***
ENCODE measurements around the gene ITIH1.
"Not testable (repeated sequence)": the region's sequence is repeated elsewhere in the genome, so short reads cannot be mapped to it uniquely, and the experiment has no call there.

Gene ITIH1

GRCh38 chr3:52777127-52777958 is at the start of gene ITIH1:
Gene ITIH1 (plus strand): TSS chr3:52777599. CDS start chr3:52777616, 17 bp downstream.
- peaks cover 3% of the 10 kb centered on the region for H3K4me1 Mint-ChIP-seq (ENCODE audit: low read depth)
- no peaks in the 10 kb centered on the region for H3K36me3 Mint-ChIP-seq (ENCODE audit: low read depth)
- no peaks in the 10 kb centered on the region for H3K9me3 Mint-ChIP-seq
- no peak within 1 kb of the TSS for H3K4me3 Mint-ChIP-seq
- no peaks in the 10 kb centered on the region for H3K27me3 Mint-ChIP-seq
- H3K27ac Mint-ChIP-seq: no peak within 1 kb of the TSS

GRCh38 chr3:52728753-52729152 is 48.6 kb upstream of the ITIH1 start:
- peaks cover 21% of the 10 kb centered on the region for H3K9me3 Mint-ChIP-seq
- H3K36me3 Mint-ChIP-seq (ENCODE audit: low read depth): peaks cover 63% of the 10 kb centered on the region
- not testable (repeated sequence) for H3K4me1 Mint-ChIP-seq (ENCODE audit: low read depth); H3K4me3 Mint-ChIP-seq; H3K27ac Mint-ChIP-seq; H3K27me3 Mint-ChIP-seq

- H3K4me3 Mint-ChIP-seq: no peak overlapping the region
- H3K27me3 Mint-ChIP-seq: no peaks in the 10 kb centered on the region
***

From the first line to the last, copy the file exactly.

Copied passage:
ENCODE measurements around the gene ITIH1.
"Not testable (repeated sequence)": the region's sequence is repeated elsewhere in the genome, so short reads cannot be mapped to it uniquely, and the experiment has no call there.

Gene ITIH1

GRCh38 chr3:52777127-52777958 is at the start of gene ITIH1:
Gene ITIH1 (plus strand): TSS chr3:52777599. CDS start chr3:52777616, 17 bp downstream.
- peaks cover 3% of the 10 kb centered on the region for H3K4me1 Mint-ChIP-seq (ENCODE audit: low read depth)
- no peaks in the 10 kb centered on the region for H3K36me3 Mint-ChIP-seq (ENCODE audit: low read depth)
- no peaks in the 10 kb centered on the region for H3K9me3 Mint-ChIP-seq
- no peak within 1 kb of the TSS for H3K4me3 Mint-ChIP-seq
- no peaks in the 10 kb centered on the region for H3K27me3 Mint-ChIP-seq
- H3K27ac Mint-ChIP-seq: no peak within 1 kb of the TSS

GRCh38 chr3:52728753-52729152 is 48.6 kb upstream of the ITIH1 start:
- peaks cover 21% of the 10 kb centered on the region for H3K9me3 Mint-ChIP-seq
- H3K36me3 Mint-ChIP-seq (ENCODE audit: low read depth): peaks cover 63% of the 10 kb centered on the region
- not testable (repeated sequence) for H3K4me1 Mint-ChIP-seq (ENCODE audit: low read depth); H3K4me3 Mint-ChIP-seq; H3K27ac Mint-ChIP-seq; H3K27me3 Mint-ChIP-seq

- H3K4me3 Mint-ChIP-seq: no peak overlapping the region
- H3K27me3 Mint-ChIP-seq: no peaks in the 10 kb centered on the region